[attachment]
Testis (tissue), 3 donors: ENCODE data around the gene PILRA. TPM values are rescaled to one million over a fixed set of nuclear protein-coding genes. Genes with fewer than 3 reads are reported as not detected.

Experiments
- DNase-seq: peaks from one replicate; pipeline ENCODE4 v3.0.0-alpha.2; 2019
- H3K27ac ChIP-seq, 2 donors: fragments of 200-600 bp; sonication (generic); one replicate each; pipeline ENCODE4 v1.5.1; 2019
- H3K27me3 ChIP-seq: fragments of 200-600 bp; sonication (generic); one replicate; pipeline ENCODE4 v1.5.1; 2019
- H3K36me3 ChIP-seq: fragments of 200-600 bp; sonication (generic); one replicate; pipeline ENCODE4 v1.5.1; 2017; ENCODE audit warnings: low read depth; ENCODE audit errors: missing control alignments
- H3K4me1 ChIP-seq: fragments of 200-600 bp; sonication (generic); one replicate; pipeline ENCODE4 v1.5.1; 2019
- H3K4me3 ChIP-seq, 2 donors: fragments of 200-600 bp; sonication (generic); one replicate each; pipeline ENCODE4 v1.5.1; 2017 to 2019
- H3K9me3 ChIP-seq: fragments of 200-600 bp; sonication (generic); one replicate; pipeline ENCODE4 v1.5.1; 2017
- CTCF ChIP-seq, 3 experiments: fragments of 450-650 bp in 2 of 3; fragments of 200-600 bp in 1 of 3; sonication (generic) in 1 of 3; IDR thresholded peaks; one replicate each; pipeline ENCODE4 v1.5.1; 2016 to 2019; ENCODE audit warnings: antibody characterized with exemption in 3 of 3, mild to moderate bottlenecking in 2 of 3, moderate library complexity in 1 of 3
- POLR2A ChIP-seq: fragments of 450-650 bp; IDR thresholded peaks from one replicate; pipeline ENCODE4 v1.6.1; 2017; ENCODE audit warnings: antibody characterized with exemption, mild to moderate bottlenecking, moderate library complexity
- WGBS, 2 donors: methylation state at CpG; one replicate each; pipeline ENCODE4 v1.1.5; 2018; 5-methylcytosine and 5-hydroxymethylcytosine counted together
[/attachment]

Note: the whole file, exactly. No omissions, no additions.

Testis (tissue), 3 donors: ENCODE data around the gene PILRA. TPM values are rescaled to one million over a fixed set of nuclear protein-coding genes. Genes with fewer than 3 reads are reported as not detected.

Experiments
- DNase-seq: peaks from one replicate; pipeline ENCODE4 v3.0.0-alpha.2; 2019
- H3K27ac ChIP-seq, 2 donors: fragments of 200-600 bp; sonication (generic); one replicate each; pipeline ENCODE4 v1.5.1; 2019
- H3K27me3 ChIP-seq: fragments of 200-600 bp; sonication (generic); one replicate; pipeline ENCODE4 v1.5.1; 2019
- H3K36me3 ChIP-seq: fragments of 200-600 bp; sonication (generic); one replicate; pipeline ENCODE4 v1.5.1; 2017; ENCODE audit warnings: low read depth; ENCODE audit errors: missing control alignments
- H3K4me1 ChIP-seq: fragments of 200-600 bp; sonication (generic); one replicate; pipeline ENCODE4 v1.5.1; 2019
- H3K4me3 ChIP-seq, 2 donors: fragments of 200-600 bp; sonication (generic); one replicate each; pipeline ENCODE4 v1.5.1; 2017 to 2019
- H3K9me3 ChIP-seq: fragments of 200-600 bp; sonication (generic); one replicate; pipeline ENCODE4 v1.5.1; 2017
- CTCF ChIP-seq, 3 experiments: fragments of 450-650 bp in 2 of 3; fragments of 200-600 bp in 1 of 3; sonication (generic) in 1 of 3; IDR thresholded peaks; one replicate each; pipeline ENCODE4 v1.5.1; 2016 to 2019; ENCODE audit warnings: antibody characterized with exemption in 3 of 3, mild to moderate bottlenecking in 2 of 3, moderate library complexity in 1 of 3
- POLR2A ChIP-seq: fragments of 450-650 bp; IDR thresholded peaks from one replicate; pipeline ENCODE4 v1.6.1; 2017; ENCODE audit warnings: antibody characterized with exemption, mild to moderate bottlenecking, moderate library complexity
- WGBS, 2 donors: methylation state at CpG; one replicate each; pipeline ENCODE4 v1.1.5; 2018; 5-methylcytosine and 5-hydroxymethylcytosine counted together